- Reflect on the hearers. What did they think and what do you suppose was their reaction? Imagine yourself in the crowd.
- Is there something else in that little story frequently overlooked? You're holding it up like a penny you just found on the parking lot--so familiar and so common that most people walked right on by without picking it up. You're looking at it from every angle, the front and back as well as the serrated edges. You're inspecting every detail, even looking for the insignia for the mint which made it.
- Does this parable speak to where your life is today? How?
- How would you restate that story in current, everyday words and phrases? Give it a try.
- Lastly, pray that story. Pray its lessons in your own life.
Which parable should you start with? Consider one of these lesser known parables of Jesus....
Matthew 11:16-19 "Children in the Marketplace." It's a common scene, an unforgettable image, and a great lesson. Ask any preacher. He gets criticized for not telling stories, and for telling too many. He gets critized when he preaches a topical sermon and criticized when he doesn't. That's how it was when John the Baptist came preaching a harsh message, followed by the good-news ministry of our Lord.
The point of this story seems clear: "Some people appear to want it both ways, but the truth is often that they don't want it either way!"
Matthew 12:43-45 "The Unclean Spirit returns to the Empty House." Here's a fellow who decides to reform himself. He exercises strong self-discipline and gets the demons (bad habits, obsessions, whatever) out of his life. He cleans himself up and is proud of what he has done. But he has a problem: his life is empty now. Unless he replaces the alcohol and bar-hopping and womanizing with something positive and powerful, he becomes a sitting duck for the enemy.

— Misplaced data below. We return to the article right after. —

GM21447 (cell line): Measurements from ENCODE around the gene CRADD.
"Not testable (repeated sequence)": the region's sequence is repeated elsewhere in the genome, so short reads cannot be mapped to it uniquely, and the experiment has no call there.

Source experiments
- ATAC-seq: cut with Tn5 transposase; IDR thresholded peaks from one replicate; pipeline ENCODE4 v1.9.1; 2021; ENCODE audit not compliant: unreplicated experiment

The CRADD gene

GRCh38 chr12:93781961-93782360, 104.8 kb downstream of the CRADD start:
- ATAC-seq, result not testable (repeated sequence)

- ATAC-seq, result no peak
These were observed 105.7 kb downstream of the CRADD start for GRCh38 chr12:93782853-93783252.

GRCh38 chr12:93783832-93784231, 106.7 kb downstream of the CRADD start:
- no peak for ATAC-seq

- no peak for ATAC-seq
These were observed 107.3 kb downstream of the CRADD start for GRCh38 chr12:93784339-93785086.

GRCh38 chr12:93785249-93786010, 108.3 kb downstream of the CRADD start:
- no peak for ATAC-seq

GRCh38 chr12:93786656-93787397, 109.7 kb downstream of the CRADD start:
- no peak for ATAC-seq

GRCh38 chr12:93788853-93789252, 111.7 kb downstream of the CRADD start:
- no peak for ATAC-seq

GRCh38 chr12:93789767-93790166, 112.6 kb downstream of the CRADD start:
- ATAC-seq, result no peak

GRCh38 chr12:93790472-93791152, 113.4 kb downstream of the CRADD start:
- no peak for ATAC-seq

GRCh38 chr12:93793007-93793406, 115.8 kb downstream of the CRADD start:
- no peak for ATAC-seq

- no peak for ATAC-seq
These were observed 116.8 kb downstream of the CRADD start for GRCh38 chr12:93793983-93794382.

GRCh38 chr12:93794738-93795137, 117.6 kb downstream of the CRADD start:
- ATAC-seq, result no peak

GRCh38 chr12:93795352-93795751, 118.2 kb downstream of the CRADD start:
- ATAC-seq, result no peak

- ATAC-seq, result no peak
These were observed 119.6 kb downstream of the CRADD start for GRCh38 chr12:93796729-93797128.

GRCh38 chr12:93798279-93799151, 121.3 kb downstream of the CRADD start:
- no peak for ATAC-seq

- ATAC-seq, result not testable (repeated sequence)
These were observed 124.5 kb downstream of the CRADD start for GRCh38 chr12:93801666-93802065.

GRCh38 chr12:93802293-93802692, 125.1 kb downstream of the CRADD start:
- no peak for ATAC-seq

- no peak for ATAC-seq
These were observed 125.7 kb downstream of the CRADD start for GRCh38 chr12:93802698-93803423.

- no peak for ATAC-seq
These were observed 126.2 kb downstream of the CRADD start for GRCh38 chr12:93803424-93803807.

Have you noticed that the Lord loves the image of our lives as a house? Revelation 3:20 comes to mind. Think of your life as a house. Ask yourself whether you have invited Jesus in, and whether you have turned over the keys to Him? Or have you restricted Him to the living room and roped off certain private areas of your home?
Matthew 18:21-35 "The Parable of the Unforgiving Steward." If you need forgiveness or if you are overwhelmed at the Lord's forgiveness in your own life--you should be!--you will find your spirit resonating with this story. On the surface, it's a simple enough message: "He who is forgiven should also forgive others." Or as the Lord said, "Freely you have received; freely give." (Matthew 10:8)
Don't forget to tie that parable in with "forgive us our trespasses as we forgive those who trespass against us" in the Lord's Prayer.
Do not fail to notice the question of Peter which prompted the story in the first place. We keep wanting to put limits on our forgiveness. Thank God, there is no limit on His!
We need parables.
God made us that way.
Dr. Joe McKeever is a Preacher, Cartoonist, and the Director of Missions for the Baptist Association of Greater New Orleans. Visit him at joemckeever.com/mt. Used with permission.
Original publication date: November 4, 2009